For printing materials, UTU uses a special mixture it orders from Henkel, a German consumer goods and chemicals manufacturer. The mixture is prepared in the printer directly, which means there is no need for additional equipment, making it potentially cost-effective.

The printer runs on in-house software, which Verbytskyy describes as the “brain” of the machine. “It allows you to get something in ArchiCAD, an architectural design software, in a matter of minutes,” he says.

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The house UTU printed in Irpin, Kyiv. Image by UTU

“We could actually help”

UTU is one of the many Ukrainian startups turning to artificial intelligence (AI) to build their business – and help the country’s economy along the way.

Agritech company HowCow is another example of this new crop of companies. It has developed an AI-based system that detects the best time to inseminate a cow, identifies its health problems, and offers real-time behavior monitoring around the clock.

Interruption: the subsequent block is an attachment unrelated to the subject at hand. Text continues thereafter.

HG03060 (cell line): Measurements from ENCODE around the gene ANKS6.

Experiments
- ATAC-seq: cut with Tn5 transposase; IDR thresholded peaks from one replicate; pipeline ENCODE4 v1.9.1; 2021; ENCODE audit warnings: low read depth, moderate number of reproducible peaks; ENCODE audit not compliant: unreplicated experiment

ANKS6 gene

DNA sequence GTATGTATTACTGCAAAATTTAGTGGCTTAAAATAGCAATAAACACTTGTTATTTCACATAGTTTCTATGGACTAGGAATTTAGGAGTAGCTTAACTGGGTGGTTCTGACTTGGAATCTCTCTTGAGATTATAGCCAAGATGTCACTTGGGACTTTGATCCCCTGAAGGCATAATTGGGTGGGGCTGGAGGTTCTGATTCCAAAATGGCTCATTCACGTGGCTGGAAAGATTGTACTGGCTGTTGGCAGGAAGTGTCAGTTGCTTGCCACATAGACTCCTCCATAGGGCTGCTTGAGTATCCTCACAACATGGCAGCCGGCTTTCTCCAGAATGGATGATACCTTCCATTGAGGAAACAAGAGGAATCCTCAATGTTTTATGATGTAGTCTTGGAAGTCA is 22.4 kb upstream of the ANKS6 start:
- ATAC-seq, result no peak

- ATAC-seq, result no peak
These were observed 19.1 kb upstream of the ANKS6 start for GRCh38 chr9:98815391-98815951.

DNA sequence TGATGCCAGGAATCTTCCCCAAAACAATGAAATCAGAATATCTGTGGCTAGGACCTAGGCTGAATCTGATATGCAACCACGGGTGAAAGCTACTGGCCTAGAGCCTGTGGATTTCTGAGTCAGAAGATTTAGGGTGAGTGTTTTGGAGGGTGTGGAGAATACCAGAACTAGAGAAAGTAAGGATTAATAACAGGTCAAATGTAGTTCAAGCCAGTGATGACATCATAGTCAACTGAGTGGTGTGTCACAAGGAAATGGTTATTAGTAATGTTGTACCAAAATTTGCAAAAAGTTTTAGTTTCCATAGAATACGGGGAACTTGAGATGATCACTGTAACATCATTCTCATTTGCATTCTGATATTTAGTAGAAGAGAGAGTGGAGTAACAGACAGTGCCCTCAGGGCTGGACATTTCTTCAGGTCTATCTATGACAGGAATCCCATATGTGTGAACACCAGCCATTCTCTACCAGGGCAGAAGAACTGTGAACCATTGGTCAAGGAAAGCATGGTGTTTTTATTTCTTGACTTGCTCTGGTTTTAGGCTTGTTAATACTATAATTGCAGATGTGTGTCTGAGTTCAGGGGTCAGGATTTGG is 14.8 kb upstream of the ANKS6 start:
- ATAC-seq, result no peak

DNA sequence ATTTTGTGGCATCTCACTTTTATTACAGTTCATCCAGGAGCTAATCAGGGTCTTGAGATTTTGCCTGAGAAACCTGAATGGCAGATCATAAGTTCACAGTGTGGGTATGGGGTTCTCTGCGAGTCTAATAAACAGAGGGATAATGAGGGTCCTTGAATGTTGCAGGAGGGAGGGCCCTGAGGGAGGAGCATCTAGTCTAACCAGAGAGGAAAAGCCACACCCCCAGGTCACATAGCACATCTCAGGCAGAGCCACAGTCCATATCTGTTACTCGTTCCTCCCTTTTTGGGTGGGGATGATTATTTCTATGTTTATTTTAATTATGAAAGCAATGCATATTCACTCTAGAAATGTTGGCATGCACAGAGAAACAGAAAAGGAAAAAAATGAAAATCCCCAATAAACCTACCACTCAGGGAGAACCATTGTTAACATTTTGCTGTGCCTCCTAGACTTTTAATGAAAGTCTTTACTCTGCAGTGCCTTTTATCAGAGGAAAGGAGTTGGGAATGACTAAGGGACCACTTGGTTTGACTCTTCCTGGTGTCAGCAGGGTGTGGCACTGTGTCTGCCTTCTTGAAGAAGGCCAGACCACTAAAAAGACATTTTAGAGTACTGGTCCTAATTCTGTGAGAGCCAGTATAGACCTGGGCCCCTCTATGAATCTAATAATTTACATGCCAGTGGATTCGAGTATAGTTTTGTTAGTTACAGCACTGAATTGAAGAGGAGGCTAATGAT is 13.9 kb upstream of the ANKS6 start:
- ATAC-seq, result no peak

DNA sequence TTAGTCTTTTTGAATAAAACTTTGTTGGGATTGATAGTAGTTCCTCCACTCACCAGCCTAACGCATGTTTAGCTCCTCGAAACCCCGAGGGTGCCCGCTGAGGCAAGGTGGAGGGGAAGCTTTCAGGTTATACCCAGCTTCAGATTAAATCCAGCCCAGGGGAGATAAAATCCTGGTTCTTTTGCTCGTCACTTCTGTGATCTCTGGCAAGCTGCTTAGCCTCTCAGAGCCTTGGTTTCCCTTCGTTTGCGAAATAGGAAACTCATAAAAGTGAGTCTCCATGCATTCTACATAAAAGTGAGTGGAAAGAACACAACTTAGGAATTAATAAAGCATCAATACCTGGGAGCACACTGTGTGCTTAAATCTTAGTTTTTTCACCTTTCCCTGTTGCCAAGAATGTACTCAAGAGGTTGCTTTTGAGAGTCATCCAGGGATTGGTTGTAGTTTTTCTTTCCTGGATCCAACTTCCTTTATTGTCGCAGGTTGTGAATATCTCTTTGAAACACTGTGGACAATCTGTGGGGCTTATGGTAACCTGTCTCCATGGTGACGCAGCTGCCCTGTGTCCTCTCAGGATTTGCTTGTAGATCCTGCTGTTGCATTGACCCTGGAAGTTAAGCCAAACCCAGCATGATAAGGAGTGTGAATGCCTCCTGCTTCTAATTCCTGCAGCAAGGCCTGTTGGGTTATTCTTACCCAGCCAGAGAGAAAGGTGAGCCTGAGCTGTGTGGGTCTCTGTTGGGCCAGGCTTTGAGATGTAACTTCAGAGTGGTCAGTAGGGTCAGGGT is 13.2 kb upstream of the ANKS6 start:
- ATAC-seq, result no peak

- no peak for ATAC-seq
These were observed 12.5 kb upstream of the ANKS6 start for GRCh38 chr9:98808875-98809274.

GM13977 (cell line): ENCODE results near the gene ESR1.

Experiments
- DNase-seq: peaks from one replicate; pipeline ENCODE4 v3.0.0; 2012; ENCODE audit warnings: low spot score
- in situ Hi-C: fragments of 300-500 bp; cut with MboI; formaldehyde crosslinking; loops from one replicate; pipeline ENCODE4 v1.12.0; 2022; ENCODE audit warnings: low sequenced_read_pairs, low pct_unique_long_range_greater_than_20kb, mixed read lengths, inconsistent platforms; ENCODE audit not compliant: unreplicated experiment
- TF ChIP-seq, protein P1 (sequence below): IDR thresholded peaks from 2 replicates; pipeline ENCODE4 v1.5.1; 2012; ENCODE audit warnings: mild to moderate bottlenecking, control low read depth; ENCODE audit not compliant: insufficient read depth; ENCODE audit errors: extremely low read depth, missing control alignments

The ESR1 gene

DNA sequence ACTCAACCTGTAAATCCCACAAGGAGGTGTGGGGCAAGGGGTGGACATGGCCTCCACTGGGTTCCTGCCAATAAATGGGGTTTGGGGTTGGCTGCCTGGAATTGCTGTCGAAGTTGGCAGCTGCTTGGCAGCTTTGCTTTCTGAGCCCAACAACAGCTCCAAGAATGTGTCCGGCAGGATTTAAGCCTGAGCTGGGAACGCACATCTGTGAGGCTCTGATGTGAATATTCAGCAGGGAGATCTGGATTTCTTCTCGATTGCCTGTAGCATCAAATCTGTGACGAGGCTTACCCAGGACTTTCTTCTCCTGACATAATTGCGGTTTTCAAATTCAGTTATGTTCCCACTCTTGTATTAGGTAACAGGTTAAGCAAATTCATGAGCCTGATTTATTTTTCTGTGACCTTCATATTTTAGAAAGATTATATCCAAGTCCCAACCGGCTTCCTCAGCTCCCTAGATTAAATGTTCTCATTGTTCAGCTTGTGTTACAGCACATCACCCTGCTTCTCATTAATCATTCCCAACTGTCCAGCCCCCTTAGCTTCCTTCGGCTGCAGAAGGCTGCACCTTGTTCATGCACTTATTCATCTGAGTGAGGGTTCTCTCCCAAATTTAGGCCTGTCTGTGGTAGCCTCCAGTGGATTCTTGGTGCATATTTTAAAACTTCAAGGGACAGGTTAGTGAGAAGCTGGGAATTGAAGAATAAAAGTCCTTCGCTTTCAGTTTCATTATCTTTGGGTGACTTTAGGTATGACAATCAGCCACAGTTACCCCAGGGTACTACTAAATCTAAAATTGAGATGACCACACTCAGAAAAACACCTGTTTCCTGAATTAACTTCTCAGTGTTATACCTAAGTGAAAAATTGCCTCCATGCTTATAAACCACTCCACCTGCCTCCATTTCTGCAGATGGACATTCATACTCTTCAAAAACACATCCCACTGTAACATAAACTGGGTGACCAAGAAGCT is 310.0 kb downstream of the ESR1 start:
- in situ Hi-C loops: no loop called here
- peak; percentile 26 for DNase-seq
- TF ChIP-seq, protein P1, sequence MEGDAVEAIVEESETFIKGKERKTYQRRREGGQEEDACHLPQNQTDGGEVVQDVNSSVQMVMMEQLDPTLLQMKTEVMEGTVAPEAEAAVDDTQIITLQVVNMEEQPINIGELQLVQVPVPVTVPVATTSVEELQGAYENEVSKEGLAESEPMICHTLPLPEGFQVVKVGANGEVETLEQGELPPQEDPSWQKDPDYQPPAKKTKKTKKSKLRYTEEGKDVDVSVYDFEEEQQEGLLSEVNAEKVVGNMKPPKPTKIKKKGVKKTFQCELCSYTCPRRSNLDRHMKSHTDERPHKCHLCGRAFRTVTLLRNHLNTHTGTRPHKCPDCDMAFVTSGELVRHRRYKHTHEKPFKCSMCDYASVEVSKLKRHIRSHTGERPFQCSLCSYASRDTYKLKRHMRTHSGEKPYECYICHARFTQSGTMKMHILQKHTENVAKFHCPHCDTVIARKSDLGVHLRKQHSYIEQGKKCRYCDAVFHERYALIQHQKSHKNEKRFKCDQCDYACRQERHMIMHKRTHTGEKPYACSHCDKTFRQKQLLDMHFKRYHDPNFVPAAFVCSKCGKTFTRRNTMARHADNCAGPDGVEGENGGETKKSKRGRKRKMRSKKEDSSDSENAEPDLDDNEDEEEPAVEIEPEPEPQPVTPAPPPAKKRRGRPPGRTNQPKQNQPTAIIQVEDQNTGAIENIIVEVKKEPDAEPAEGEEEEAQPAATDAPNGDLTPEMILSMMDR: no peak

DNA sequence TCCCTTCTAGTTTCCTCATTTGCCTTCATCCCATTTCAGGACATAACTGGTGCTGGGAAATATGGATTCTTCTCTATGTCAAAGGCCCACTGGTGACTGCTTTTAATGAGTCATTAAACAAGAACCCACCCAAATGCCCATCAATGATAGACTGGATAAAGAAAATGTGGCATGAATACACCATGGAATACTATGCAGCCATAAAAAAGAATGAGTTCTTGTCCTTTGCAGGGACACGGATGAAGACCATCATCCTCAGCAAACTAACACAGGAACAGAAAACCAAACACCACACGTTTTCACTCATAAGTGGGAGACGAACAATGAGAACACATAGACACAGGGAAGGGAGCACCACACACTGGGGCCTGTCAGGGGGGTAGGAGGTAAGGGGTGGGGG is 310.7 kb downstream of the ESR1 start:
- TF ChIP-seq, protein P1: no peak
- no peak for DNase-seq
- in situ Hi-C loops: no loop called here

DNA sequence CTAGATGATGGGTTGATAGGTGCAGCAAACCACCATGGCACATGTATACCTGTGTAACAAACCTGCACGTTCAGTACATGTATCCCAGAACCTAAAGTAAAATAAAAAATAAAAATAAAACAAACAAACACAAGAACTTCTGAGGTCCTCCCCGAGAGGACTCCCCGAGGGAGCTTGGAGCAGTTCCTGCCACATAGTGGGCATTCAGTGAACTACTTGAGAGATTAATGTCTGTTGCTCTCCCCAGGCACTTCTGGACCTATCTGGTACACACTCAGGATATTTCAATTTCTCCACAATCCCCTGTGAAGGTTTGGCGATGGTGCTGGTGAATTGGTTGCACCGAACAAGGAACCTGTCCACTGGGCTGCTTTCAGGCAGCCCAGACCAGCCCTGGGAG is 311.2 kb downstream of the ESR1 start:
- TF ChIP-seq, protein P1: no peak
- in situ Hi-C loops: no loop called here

Describing the platform as “your new farm sidekick,” the company says it can increase farm efficiency by up to 30%, in addition to improving the cow’s overall quality of life.

“It increases milk yields, reduces manual labor, and ensures better health for cows,” says Dmytro Kruhlov, a chief operating officer at HowCow.

Farmers lose a significant portion of their revenue because they fail to recognize the cow’s fertility window, he says, and “it became clear to us that we can fix it.” If successful, it could “boost and support a critical economic sector here in Ukraine.”

Agriculture is one of the key industries in the country, sometimes referred to as Europe’s breadbasket. Along with information technology (IT), construction, military-industrial complex, energy, and engineering, it is one of the six industries that the Ukrainian government designated as the “basis of Ukraine’s economy after the war.”

Founded only six months ago, HowCow has already bagged a contract with a big agriculture firm with more than 30 farms in its portfolio, each with approximately 400 cows. While these are HowCow’s target clients, the system can also be implemented in small farms.